HomeBlogs Batak Traditional Cloth “Ulos Batak“ As witnessed both by its place in etnographic museums and collections
the world over and the extensive liturature which is devoted to it, the
traditionally art of textiles is one of the world’s richest and most
diverse. The diversity of techniques and motifs can be explained in
large measure by the archipelacis nature of the country, whose native
barriers tend to autonomus local developments, such its own distinctive
The Batak region which, as already pointed out,
constitutes a kind of land-locked “ island “ has given rise to a
production of fabric with its own distinct characteristics. Contrary
to those of the other provinces of Indonesia, the Batak textile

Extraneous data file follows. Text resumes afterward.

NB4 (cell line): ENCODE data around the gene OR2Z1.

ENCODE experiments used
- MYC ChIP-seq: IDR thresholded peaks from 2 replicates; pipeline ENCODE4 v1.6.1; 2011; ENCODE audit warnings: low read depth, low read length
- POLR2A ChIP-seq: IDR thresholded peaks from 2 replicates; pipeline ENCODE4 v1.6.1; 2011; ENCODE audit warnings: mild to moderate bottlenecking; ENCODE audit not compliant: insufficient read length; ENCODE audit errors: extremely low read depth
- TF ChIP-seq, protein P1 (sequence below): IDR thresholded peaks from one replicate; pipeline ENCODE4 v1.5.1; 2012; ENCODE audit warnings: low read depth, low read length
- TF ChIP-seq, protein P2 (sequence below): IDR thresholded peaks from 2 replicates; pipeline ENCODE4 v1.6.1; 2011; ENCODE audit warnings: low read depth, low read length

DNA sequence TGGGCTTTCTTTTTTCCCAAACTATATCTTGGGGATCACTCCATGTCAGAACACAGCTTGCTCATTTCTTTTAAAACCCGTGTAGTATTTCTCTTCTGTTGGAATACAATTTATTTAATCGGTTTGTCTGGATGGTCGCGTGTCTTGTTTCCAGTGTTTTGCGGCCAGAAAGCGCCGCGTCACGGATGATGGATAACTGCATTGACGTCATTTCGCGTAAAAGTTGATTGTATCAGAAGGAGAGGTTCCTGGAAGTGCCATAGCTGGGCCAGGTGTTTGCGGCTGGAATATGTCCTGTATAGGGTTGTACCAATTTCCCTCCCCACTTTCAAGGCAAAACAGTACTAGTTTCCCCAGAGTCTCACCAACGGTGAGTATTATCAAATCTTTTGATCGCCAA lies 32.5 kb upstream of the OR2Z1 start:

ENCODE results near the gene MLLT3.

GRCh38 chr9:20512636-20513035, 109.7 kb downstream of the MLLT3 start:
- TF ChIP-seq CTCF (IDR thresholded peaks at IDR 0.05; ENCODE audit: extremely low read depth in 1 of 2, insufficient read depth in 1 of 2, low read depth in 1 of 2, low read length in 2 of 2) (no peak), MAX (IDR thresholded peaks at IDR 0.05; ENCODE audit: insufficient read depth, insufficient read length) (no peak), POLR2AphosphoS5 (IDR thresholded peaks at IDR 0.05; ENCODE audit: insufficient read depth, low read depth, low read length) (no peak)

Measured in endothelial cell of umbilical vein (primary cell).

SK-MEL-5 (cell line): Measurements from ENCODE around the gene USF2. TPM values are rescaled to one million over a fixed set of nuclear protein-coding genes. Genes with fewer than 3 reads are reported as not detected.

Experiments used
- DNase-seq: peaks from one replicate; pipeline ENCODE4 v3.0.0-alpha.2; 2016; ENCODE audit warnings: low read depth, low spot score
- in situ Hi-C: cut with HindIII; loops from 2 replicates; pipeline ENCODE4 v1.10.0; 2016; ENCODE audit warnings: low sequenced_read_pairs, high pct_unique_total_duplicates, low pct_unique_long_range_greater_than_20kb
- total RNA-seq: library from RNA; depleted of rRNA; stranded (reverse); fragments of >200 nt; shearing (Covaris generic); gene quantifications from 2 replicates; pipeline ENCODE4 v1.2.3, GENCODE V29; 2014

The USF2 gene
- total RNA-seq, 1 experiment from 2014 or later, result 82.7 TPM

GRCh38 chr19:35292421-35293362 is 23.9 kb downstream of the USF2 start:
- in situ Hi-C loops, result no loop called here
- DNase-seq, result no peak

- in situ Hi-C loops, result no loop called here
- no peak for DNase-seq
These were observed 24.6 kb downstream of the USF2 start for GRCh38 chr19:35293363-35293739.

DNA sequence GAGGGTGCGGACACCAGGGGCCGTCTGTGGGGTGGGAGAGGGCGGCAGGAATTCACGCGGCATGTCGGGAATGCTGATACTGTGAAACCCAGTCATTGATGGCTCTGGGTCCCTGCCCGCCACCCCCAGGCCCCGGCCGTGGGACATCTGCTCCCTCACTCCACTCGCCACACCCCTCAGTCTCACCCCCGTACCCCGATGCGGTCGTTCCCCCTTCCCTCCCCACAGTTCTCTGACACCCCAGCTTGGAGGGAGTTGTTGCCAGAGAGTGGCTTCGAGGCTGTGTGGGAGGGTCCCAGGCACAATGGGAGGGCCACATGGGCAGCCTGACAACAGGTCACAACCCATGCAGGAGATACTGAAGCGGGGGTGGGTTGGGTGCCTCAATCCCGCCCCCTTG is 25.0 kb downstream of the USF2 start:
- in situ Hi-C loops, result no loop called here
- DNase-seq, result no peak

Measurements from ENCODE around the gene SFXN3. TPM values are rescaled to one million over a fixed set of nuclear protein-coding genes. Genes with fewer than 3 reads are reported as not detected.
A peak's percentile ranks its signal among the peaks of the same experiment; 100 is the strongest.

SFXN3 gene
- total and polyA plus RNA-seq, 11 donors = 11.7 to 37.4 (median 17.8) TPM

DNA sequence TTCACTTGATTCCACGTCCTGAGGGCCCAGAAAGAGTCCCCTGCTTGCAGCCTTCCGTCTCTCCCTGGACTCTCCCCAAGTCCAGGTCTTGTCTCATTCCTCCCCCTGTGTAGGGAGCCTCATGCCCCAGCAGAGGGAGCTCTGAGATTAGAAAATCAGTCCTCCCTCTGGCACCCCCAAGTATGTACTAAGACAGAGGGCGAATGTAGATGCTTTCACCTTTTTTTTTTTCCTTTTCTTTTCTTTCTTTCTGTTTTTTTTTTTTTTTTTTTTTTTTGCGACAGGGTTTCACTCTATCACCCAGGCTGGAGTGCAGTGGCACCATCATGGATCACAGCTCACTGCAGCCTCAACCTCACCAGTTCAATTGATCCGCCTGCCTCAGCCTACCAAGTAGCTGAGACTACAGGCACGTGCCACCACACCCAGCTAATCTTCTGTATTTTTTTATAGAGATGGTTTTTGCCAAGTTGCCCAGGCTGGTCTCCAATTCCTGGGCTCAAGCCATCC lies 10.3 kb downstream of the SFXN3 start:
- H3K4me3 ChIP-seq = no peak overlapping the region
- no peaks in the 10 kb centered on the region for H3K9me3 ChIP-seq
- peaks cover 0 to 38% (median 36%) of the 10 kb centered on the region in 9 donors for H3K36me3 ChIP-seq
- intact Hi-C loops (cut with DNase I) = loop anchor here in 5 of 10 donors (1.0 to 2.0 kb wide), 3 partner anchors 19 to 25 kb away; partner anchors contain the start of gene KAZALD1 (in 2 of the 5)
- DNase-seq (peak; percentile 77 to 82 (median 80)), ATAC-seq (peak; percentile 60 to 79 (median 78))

tradition is devoid of significant external influences such as Indian
It appears that the Batak uses practically only cotton
in the fabrication of their textiles. His cotton was traditionally
produced locally and its spinning was- and sometimes still is- carried
out in the families each one of which possessed one or more
The usage of milk or gold threards, common at
Aceh in the North and in the beautiful Minang textiles South of Tapanuli
region, is rare in the true Batak fabrics, ( they are nearly absent in
the Toba region, but sometimes used in a limited fashion among the Karo,
Simalungun or Mandailing ).
Dyes were also produced locally, but
the natural ( eg. Indigo ) or mineral sources have gradually have
replaced by less difficult to obtain and more brilliant synthetic ones,
which retain their original colouring longer. It must be noted the
softness and even the irregularity of the traditinal dyes generated a
beauty which can not by matched by their replacements. The ritual
importance of textile making among the Batak became manifest at this
dying stage. Among the Toba this operation was accompiend by sacrifices